Several sources close to Glaze said his death did not come as a surprise. His family has been open about his death by suicide last month while he was in jail after allegedly fleeing the scene of a car accident in Pennsylvania and a long history of depression and alcoholism.

Pumphrey said Glaze’s situation coping with mental health issues as well as the consequences for his role in the accident, were reflective of someone who might “begin to perceive that this is an issue that they can’t get away from, or the consequences they can’t get away from exposure and that can lead somebody to a fatal outcome.”

“My experience is that there have been gay men that I have worked with over the years — particularly in their 50s and early 60s — it’s taken them a long time to recognize the severity of the problem, whether it’s their depression or their substance abuse, and then they find themselves in a very precarious situation because of shame, and so they may not necessarily seek help even though they need help.”

A 2017 study in the American Journal of Men’s Health found the prevalence of depression among gay men is three times higher than the general adult population, which means they are a subgroup at high risk for suicide.

The study found “scant research exists about gay men’s health beyond sexual health issues,” most often with HIV, which means issues related to depression and suicidality “are poorly understood.”

“Gay men’s health has often been defined by sexual practices, and poorly understood are the intersections of gay men’s physical and mental health with social determinants of health including ethnicity, locale, education level and socioeconomic status,” the study says.

The study acknowledged being male itself is one factor incorporated in addressing mental health issues in this subgroup because “regardless of sexual orientation, men can be reluctant to seek help for mental health problems.” Another study quoted in the report found 23 percent, less than one quarter of gay men, who attempted suicide sought mental health or medical treatment.

In addition to mental health issues facing gay men in Glaze’s age group, others saw his situation as a common story in the culture of Washington, which is notorious for celebrating and prioritizing success with little tolerance for personal setbacks.

In the case of Glaze, who had sparred on Fox News with Tucker Carlson as executive director of Everytown for Gun Safety, the threat of exposure and threat to his career may have seemed overwhelmingly daunting.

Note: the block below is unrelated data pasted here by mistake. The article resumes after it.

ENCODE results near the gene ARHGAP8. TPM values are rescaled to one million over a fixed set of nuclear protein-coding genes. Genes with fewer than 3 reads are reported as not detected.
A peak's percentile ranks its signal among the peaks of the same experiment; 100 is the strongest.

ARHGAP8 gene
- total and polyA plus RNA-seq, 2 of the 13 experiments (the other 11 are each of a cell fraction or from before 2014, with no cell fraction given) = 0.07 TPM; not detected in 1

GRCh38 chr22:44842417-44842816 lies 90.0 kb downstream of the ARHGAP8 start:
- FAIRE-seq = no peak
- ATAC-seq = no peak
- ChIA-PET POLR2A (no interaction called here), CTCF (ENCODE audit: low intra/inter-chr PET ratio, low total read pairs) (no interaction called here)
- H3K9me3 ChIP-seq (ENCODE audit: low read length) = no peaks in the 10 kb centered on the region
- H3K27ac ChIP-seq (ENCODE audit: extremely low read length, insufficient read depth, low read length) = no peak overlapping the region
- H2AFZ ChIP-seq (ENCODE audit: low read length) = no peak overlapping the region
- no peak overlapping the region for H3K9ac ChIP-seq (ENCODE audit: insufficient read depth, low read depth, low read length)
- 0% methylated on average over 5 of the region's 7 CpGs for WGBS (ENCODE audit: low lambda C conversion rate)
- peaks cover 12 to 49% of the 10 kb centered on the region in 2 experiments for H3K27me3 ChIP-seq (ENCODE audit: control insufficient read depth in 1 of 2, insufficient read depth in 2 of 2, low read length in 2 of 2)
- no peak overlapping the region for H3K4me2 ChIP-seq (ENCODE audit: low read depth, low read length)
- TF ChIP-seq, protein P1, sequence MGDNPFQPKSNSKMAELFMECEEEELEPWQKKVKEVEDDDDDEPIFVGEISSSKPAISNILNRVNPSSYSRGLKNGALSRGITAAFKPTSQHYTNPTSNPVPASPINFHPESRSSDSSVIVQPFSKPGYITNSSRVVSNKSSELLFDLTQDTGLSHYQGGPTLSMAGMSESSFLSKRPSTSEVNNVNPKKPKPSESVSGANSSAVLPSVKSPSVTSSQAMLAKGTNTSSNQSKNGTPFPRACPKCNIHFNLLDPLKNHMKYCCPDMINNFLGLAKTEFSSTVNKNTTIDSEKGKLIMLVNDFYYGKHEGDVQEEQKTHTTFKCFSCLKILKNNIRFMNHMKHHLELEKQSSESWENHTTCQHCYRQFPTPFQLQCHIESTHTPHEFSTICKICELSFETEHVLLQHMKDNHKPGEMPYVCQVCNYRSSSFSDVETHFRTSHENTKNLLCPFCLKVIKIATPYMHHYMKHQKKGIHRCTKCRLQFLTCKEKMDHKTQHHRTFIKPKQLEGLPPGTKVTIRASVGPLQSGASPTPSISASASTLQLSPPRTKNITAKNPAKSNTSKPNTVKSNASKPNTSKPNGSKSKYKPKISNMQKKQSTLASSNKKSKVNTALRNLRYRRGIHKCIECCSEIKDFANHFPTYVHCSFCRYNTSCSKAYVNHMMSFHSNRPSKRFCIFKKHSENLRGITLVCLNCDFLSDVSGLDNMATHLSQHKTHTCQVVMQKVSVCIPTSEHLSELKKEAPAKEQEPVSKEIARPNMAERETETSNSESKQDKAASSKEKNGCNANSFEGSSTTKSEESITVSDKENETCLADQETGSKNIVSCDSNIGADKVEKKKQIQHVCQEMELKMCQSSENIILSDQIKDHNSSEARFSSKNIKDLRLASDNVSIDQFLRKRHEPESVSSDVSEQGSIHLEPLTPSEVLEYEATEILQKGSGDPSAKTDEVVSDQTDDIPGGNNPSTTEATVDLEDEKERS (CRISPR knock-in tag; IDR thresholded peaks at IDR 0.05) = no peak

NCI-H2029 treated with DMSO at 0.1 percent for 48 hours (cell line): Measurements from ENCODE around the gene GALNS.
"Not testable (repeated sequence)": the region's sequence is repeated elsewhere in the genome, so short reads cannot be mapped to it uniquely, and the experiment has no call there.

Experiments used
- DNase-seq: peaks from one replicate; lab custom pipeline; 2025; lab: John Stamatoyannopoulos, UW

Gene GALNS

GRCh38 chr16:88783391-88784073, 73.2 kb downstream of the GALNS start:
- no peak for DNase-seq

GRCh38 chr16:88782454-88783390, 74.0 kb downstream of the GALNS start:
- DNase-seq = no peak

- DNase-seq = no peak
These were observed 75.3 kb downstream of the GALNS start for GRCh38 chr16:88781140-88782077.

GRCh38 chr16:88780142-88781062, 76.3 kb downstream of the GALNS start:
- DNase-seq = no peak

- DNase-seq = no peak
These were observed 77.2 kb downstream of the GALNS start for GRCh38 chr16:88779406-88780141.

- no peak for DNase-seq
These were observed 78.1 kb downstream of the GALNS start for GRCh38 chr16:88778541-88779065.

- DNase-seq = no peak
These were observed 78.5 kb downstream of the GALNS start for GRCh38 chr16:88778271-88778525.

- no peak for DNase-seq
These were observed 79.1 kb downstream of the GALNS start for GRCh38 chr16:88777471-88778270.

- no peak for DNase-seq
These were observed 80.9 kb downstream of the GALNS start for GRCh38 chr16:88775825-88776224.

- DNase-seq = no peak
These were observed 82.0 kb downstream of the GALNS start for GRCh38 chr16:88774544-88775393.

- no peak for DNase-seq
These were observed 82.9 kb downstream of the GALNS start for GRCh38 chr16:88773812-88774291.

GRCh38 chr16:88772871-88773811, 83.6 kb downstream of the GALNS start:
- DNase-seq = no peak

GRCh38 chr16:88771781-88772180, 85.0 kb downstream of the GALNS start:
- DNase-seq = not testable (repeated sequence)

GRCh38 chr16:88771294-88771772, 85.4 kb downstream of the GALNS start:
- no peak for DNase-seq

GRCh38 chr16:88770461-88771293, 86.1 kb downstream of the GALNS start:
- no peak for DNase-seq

Steven Fisher, who knew Glaze since the 1990s and worked with him at the D.C.-based Raben Group, said one factor that contributed to Glaze’s condition was “he could only see upward in terms of his career trajectory.”

“We saw that in him and it had me very concerned because I felt like he might end up in a place that wasn’t good once he left Everytown, and that’s tragically and sadly what happened,” Fisher said. “I think he just had trouble adjusting to what is usually a roller coaster ride, I think, in people’s careers, especially in the D.C. world.”

Along with Glaze, Fisher has worked on gun issues for Everytown, which has been a client of his since 2015 after he worked for them in 2012 after the Newtown shooting.

Compounding the challenges that Glaze faced is a culture among many gay men focused on sexuality, which prioritizes youth and appearance and presents problems as those qualities start fading when men enter middle age.

Fisher said another factor in Glaze’s condition was social media, pointing out public perception about his identity was important to him.

“If you look at his social media — I think this is instructive to the rest of us — a lot of the comments are about how Mark was so good looking and he was charming, and he was so smart and so funny,” Fisher said. “That’s all true, and that’s why he was very appealing to many people, but those qualities don’t really tell you everything about a person. In fact, one could argue they’re superficial in a way, and people have to remember people are more complicated than what you see on social media.”